I've owned 3 of these boxes in different sizes and I've been happy with them. They are basically HALF the price of the MFC boxes, so for new streamer junkies it's really a no brainer. One of the biggest advantages these boxes have over many others is they are very lightweight. Compared to the MFC boat boxes which weigh almost 2.5 POUNDS, these are just over 1 pound. That may not be a deal breaker if you fish from a boat, but I'm a wade angler almost exclusively. For that reason, I don't bring my MFC boat boxes while wading, I'll use them as home storage and select flies for the day from them often throwing them in one of the Cliff Outdoors Bugger Beast Jr. which fits nicely into my sling pack. If you're fishing pack has a backpack option like my Fishpond Wildhorse Tech Vest, the Jr. size will fit comfortably.
I would not recommend getting the swing leaf insert, it just doesn't work well. It still has plenty of room for small, medium, and large size streamers. Right now I'm using one for my overflow pike streamers with flies ranging from 6"-10". The patented blue foam isn't all that great imo, but it gets the job done.
Plan D are relatively new in this industry (2014), but they have developed some innovative solutions. This fly box is designed to hold both tube flies and articulated flies effectively, something I've never seen before. It will hold 20 tube flies and 20 articulated flies (maybe 40 single hook flies depending on size) which is definitely more than you need on a single outing. If you don't need the tube fly storage, I really like their Articulated Max Standard. That will hold 40 articulated flies, and probably 75-80 single hook streamers.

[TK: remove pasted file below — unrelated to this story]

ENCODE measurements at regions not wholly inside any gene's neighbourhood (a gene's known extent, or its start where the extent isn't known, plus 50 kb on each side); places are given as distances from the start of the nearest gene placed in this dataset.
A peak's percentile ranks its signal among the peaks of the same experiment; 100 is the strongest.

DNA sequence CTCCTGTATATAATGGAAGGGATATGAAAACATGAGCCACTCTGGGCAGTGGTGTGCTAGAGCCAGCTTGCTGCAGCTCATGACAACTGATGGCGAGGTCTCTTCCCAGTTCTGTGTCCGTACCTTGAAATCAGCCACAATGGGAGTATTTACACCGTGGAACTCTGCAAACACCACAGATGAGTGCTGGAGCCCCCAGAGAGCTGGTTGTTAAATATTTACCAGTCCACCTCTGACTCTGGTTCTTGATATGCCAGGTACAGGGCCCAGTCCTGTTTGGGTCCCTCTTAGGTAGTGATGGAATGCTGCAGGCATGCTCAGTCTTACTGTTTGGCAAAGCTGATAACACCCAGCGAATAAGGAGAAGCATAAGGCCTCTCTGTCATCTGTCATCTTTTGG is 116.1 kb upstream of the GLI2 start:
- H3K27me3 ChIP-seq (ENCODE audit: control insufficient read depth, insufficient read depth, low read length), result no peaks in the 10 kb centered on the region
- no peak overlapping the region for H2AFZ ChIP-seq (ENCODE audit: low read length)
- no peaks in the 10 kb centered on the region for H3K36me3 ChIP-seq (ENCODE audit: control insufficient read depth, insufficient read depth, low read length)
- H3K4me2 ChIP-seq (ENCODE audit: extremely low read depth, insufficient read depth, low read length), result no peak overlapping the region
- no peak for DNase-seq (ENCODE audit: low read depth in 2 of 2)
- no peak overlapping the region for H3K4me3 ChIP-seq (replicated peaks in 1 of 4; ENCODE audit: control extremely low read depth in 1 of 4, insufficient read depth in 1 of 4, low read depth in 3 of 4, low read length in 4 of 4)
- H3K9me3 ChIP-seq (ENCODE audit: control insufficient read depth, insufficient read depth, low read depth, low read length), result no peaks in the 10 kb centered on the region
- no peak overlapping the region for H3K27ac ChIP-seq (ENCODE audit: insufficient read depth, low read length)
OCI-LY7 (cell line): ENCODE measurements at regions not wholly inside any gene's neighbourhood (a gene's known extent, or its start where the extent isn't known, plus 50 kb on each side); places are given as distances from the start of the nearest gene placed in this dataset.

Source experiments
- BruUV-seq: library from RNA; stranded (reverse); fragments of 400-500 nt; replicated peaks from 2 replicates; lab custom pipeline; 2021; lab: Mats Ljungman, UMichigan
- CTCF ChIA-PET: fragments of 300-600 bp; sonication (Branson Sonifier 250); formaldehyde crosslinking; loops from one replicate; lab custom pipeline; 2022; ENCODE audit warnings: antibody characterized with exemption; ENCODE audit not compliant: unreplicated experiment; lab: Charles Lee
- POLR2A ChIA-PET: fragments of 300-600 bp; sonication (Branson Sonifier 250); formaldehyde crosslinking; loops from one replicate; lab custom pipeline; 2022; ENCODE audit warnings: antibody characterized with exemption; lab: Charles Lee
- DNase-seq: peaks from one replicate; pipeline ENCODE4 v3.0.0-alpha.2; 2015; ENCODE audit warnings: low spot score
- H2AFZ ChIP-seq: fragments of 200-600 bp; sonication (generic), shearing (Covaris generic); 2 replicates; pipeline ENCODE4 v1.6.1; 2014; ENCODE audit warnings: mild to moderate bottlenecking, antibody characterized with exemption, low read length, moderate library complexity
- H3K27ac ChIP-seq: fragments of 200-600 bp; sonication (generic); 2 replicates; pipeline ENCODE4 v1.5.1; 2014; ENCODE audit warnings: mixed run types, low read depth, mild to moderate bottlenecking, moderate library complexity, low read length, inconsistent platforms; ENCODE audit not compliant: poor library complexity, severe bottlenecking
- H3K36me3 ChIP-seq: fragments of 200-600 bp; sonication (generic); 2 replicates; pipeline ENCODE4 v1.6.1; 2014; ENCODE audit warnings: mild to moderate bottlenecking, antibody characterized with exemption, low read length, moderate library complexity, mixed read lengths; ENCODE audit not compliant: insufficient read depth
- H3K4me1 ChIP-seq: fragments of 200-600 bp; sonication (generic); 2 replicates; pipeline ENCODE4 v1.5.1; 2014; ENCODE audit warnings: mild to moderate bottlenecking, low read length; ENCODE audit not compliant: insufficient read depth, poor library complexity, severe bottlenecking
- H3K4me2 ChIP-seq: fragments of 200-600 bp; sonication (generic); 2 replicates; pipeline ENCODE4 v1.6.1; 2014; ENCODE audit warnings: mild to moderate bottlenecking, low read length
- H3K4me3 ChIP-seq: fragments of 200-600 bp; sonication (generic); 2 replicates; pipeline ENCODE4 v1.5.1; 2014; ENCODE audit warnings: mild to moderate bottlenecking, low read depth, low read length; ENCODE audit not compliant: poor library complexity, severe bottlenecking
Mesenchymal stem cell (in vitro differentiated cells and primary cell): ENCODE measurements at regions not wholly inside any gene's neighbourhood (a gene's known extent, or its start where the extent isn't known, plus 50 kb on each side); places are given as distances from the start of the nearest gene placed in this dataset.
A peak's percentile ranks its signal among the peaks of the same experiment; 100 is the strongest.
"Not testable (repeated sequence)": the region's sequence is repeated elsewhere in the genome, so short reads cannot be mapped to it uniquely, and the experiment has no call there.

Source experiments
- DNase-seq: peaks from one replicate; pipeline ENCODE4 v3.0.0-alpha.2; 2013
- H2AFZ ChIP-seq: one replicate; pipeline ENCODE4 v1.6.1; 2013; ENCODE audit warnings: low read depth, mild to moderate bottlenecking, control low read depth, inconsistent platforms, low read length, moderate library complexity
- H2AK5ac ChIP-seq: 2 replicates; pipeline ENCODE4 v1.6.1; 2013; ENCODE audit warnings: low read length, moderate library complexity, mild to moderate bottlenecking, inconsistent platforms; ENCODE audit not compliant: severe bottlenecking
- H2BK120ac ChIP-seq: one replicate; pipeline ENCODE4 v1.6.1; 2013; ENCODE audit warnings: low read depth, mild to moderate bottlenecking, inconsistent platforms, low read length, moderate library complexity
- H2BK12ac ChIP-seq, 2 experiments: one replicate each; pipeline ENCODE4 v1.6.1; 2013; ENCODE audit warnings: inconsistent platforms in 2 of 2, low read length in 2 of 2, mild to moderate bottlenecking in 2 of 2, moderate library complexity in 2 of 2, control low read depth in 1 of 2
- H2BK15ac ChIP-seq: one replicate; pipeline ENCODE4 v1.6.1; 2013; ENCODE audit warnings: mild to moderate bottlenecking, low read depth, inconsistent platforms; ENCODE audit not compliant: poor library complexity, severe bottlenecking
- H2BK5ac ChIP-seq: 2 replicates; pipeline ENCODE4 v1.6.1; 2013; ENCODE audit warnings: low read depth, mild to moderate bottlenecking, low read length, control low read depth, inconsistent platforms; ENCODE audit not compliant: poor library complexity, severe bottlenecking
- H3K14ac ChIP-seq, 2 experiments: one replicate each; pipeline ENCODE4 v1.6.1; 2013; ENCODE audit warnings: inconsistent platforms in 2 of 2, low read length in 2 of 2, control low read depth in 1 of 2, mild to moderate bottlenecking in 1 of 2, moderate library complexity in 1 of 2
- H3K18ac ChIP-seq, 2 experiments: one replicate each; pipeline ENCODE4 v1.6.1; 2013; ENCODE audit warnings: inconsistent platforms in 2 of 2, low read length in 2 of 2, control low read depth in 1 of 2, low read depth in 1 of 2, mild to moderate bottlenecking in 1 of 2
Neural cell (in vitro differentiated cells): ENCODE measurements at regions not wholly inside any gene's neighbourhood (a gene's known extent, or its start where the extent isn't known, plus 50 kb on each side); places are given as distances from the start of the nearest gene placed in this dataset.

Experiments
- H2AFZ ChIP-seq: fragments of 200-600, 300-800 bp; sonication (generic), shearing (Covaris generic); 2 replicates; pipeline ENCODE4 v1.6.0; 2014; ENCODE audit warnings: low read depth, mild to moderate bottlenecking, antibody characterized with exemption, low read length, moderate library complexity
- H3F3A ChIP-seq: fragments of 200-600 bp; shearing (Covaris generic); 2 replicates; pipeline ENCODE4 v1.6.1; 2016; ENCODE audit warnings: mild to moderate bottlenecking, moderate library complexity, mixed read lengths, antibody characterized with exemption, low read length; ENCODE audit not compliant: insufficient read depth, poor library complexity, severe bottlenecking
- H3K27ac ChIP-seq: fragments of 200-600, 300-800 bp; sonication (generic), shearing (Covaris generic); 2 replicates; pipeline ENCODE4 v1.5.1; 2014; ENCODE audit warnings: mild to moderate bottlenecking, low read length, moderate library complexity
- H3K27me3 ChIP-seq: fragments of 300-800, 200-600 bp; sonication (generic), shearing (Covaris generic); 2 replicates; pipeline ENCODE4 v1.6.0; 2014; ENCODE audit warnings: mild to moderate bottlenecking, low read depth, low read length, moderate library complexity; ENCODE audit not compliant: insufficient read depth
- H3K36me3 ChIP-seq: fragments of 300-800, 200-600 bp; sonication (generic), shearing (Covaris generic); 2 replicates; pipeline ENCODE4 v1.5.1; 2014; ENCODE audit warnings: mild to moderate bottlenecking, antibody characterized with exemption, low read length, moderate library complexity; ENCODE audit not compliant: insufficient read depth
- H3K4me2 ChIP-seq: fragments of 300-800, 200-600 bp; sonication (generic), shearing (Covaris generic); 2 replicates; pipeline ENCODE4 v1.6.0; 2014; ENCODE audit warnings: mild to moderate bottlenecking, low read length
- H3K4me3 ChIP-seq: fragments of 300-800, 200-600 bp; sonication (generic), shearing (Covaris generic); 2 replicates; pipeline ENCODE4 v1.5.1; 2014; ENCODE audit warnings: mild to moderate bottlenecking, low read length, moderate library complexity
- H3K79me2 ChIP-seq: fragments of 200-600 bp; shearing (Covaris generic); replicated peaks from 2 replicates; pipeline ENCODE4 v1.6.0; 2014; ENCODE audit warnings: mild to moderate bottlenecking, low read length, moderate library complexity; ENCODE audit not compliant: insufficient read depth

4. The Generic Double Sided Slit Foam Fly Box $13.95
If you go on any good fly shop website or on Amazon and type of "streamer fly box" you'll see it. It's unassuming, not very sexy- and is basically a better C&F Micro Slit 6 Row fly Box at 1/3rd of the price. This box is THE BEST for single hook streamers. Muddlers, Buggers, Slumps- it holds them all and unlike the C&F box- it is far more durable. I've tried the more expensive version only to have 2 of their products break under almost zero stress. You could throw these around the parking lot at tailgates if you wanted to - they don't break. It has a rubber gasket to make it water tight, although you'd be foolish to think it's waterproof.
I was so anti-sushi roll when it was released and it took me longer than it should have to find it's merits, and like many things- first impressions can be wrong and can change, especially with use and experience. If you are fishing from a boat, this probably NOT your best option. You still may want to use in your boat because it makes a great staging area for streamers to save time that you would spend digging into your boxes, it also makes a great drying rack for fished flies.